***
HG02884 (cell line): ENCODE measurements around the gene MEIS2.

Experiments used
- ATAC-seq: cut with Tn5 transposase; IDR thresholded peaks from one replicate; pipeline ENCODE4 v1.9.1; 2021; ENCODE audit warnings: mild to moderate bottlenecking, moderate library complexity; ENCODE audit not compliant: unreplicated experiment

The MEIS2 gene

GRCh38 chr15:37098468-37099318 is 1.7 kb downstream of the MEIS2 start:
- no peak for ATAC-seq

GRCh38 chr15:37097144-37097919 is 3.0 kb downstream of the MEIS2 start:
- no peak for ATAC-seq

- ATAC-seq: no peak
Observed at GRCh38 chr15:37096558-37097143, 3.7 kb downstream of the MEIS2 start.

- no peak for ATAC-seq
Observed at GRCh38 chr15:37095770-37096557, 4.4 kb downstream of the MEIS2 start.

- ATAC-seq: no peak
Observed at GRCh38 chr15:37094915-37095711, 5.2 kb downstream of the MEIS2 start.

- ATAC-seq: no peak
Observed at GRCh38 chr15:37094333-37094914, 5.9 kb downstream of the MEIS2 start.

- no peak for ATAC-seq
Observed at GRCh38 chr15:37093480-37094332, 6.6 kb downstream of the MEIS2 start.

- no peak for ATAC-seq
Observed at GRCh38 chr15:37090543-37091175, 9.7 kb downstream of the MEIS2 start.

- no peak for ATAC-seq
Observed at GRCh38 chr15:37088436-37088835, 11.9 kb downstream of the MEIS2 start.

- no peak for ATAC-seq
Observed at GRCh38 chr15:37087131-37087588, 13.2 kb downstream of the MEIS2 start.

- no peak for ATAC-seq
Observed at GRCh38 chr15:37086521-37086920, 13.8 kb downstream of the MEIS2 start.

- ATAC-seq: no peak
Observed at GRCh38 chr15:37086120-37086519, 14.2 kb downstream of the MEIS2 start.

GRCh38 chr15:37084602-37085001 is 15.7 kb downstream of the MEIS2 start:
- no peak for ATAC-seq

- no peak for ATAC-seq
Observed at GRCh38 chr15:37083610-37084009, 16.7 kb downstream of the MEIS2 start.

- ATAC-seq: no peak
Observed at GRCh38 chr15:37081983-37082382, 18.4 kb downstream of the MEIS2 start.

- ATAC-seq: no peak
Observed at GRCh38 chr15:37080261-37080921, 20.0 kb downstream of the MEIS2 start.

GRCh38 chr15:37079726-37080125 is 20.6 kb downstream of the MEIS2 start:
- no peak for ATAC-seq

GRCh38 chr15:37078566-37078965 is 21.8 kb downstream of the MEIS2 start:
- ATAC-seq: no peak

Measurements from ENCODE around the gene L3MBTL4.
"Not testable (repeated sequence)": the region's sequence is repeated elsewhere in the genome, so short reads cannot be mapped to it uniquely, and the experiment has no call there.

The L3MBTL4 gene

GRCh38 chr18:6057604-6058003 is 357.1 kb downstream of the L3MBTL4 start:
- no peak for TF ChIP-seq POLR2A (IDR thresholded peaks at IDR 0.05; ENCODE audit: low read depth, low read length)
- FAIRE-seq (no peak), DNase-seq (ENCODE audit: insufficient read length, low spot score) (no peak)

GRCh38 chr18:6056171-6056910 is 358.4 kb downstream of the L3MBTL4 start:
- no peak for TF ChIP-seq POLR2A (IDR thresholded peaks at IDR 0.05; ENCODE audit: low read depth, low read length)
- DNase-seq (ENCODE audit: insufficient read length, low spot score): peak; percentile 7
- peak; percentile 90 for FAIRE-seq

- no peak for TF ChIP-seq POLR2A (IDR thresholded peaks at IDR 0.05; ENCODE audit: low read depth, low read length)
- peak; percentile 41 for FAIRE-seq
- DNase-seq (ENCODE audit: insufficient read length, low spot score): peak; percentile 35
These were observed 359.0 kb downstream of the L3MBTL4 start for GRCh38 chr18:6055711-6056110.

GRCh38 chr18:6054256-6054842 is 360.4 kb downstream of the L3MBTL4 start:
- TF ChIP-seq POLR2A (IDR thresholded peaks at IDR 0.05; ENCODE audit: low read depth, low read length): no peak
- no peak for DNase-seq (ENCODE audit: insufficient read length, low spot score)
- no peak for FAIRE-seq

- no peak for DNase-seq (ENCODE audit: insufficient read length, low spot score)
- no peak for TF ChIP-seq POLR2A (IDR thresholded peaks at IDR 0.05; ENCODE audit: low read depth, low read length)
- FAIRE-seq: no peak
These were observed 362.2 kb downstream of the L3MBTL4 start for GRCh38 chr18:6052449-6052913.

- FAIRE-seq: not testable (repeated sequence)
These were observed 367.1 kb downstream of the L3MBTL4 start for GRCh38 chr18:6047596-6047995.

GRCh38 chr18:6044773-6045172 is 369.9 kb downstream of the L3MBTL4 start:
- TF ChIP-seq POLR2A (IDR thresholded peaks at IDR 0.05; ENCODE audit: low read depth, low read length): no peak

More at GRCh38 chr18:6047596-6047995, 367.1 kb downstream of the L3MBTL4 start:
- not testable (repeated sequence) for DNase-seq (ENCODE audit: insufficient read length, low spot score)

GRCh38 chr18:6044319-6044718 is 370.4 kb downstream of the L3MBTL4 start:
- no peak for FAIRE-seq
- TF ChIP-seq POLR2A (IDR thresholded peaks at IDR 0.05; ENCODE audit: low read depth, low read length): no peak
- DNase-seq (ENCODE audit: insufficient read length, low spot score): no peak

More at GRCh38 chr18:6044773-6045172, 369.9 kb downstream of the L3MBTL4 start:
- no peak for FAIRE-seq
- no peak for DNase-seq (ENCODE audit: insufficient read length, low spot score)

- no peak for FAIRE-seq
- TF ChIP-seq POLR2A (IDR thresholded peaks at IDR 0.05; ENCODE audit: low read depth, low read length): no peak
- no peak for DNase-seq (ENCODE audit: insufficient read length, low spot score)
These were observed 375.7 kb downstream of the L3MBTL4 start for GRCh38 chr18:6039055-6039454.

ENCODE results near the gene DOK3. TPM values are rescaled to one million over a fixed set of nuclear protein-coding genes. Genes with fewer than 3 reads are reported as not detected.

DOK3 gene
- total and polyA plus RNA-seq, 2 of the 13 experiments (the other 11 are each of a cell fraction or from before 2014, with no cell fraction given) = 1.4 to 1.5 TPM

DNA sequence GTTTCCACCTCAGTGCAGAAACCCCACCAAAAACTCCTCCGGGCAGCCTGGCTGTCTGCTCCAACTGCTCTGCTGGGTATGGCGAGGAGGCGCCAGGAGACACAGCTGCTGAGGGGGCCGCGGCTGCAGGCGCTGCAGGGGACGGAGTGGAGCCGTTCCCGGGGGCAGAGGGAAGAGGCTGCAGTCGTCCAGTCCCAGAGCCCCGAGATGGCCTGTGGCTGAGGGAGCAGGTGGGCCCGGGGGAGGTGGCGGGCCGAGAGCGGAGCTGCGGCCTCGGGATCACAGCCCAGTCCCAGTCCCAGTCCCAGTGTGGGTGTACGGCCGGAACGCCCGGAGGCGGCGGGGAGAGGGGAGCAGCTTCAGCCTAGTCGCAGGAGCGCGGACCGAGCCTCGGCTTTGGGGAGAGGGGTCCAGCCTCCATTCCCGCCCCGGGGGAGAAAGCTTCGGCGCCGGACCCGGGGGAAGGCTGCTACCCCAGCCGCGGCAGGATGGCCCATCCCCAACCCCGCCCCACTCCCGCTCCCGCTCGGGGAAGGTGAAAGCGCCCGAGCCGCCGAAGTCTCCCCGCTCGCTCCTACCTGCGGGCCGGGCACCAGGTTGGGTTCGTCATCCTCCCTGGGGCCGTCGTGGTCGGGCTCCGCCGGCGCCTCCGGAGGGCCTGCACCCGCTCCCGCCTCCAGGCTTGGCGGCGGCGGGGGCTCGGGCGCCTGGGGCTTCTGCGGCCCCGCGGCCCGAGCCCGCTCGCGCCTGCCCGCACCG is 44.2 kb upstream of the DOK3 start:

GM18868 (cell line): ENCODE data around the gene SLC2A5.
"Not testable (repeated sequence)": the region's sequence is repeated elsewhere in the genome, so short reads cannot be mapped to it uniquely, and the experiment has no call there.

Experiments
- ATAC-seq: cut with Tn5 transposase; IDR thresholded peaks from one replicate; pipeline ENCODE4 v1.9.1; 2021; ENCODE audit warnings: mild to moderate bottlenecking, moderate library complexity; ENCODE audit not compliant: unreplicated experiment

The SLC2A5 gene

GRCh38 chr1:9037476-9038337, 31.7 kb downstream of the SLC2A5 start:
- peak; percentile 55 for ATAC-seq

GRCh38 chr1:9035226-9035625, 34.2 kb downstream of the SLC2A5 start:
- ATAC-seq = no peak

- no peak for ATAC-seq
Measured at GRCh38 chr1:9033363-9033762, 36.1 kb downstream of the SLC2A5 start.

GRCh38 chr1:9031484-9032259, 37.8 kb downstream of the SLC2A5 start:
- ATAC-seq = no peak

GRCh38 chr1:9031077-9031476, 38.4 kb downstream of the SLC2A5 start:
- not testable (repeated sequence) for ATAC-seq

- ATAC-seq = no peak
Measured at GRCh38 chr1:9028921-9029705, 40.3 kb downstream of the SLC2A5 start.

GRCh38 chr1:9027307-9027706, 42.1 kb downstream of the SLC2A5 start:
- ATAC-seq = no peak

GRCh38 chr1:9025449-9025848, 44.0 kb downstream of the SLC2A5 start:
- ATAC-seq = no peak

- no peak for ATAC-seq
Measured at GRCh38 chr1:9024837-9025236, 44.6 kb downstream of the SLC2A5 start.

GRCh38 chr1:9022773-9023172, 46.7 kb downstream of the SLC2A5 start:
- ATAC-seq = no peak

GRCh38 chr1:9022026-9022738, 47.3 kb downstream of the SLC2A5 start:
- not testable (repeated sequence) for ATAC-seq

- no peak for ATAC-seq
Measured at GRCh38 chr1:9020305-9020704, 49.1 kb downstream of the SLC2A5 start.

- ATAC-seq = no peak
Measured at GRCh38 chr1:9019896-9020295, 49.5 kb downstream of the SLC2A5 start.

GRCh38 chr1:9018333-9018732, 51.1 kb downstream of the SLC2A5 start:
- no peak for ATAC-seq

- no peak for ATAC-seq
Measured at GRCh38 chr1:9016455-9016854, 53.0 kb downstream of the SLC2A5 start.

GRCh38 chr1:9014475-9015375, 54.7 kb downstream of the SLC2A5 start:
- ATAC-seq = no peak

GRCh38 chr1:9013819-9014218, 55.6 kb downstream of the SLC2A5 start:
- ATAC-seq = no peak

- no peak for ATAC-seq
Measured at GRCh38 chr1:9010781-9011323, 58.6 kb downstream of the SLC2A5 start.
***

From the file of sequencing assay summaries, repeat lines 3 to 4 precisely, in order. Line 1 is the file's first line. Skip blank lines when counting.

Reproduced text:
- ATAC-seq: cut with Tn5 transposase; IDR thresholded peaks from one replicate; pipeline ENCODE4 v1.9.1; 2021; ENCODE audit warnings: mild to moderate bottlenecking, moderate library complexity; ENCODE audit not compliant: unreplicated experiment

The MEIS2 gene